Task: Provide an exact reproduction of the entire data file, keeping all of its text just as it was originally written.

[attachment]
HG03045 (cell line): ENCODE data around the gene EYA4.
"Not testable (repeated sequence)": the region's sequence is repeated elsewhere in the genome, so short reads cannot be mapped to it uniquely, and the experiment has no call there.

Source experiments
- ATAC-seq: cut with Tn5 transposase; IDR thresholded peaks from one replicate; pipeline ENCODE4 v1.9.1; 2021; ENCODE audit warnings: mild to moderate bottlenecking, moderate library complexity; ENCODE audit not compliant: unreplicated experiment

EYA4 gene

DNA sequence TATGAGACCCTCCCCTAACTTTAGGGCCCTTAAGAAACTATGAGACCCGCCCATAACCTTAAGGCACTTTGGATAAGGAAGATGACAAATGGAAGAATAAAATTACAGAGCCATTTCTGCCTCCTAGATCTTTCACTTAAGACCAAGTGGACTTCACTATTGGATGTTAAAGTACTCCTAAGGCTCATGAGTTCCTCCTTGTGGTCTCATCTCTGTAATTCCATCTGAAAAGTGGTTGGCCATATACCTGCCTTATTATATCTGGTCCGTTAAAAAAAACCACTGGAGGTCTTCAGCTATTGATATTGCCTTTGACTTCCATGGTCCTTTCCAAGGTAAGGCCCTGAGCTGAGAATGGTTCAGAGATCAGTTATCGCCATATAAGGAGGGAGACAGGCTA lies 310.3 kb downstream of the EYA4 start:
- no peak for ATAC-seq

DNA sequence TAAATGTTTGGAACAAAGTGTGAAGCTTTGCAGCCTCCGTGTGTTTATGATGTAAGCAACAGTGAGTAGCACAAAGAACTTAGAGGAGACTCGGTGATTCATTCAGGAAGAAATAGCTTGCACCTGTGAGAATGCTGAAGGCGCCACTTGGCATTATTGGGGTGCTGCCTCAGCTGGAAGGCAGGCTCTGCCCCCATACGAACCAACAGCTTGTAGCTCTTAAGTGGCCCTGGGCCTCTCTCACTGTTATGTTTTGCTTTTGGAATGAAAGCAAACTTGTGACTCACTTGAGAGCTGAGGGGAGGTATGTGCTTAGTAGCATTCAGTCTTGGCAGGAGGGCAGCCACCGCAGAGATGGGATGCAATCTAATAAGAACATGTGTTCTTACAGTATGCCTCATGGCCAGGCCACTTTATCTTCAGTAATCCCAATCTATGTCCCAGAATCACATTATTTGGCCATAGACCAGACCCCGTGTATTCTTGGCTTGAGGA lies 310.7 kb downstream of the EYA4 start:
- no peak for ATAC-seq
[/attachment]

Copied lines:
HG03045 (cell line): ENCODE data around the gene EYA4.
"Not testable (repeated sequence)": the region's sequence is repeated elsewhere in the genome, so short reads cannot be mapped to it uniquely, and the experiment has no call there.

Source experiments
- ATAC-seq: cut with Tn5 transposase; IDR thresholded peaks from one replicate; pipeline ENCODE4 v1.9.1; 2021; ENCODE audit warnings: mild to moderate bottlenecking, moderate library complexity; ENCODE audit not compliant: unreplicated experiment

EYA4 gene

DNA sequence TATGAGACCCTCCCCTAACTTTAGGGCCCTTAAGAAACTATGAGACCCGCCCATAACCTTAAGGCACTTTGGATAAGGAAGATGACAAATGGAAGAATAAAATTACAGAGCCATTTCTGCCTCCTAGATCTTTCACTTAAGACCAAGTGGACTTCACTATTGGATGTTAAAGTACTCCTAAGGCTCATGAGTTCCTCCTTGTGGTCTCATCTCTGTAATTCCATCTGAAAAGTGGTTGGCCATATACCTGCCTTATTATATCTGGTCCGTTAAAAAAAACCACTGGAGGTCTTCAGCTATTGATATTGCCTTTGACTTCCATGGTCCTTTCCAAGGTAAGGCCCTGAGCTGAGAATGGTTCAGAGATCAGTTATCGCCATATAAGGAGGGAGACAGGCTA lies 310.3 kb downstream of the EYA4 start:
- no peak for ATAC-seq

DNA sequence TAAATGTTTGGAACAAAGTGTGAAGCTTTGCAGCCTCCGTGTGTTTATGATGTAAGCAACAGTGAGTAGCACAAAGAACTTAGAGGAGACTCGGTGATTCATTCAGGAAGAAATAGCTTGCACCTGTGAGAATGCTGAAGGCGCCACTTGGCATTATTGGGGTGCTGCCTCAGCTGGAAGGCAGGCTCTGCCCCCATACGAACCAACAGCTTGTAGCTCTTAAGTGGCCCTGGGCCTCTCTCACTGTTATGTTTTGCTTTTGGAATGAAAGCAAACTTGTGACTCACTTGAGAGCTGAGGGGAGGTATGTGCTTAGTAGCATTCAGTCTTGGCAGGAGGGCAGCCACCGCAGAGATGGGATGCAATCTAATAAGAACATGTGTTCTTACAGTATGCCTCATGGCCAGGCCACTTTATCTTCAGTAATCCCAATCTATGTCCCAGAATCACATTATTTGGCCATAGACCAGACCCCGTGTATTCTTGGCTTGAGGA lies 310.7 kb downstream of the EYA4 start:
- no peak for ATAC-seq